Poem by Mary Hunter Austin (1868-1934)

A Pipe of Oaten Straw


WHEN south winds smelt of earth and brooks ran clear,
I made a little pipe of oaten straw,
From which of old the shepherd lads could draw --
Each on the greensward laid, his love a-near --
Such strains as voiced the blithe, young-hearted year,
Till down the greenwood aisles the piper saw
Small, shy wood-creatures, hushed of wing and paw,
All rapt and still to give his piping ear.

Perchance he heard Pan pipe the reeds among,
Or his blown breath along the fluted pines,
Or lilting choruses by gleaners sung
Wine-red and merry in the Tuscan vines,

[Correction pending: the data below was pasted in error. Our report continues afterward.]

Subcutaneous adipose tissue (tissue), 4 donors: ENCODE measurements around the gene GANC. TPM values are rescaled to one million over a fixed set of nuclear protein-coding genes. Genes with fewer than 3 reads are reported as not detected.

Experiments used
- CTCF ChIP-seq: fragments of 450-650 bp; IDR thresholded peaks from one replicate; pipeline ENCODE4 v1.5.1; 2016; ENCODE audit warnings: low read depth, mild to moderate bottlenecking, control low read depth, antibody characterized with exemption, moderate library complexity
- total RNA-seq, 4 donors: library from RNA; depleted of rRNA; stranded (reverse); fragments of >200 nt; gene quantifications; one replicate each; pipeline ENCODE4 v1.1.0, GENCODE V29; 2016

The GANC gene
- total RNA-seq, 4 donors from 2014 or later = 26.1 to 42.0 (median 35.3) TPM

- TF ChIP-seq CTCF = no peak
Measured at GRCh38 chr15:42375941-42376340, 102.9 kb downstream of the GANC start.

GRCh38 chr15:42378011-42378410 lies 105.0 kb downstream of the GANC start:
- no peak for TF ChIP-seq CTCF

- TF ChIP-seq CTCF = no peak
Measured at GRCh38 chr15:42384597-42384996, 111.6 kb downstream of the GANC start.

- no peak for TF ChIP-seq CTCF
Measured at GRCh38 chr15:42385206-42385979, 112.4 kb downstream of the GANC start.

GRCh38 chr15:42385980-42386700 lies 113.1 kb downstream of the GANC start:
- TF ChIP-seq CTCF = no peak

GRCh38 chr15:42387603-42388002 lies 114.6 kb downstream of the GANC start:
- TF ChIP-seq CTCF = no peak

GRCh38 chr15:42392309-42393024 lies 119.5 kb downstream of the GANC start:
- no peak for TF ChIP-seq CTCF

Or Satyr's lyre that charmed a shy wood-maid,
And mixed their music with the airs he played.

Perchance no loftier themes the shepherd knew
Than pewits calling the young world awake,
Or tranquil music such as hylæ make
When jewel-weeds drip all with starry dew,
Or cry of weanling lamb and travailing eye,
Or rattling reeds that in the wind do quake,
Or wild untutored melodies that break
Across the piper's fancy while he blew.

But thin as summer rill the music flowed,
Not over-loud, and sweet, and crystal clear,
And all his thought unto his true love showed, --
Ah! if a listening heart down bent to hear,
Such skill were mine, compelling notes to draw
From this my little pipe of oaten straw.



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Written on 2022-09-12 at 00:40

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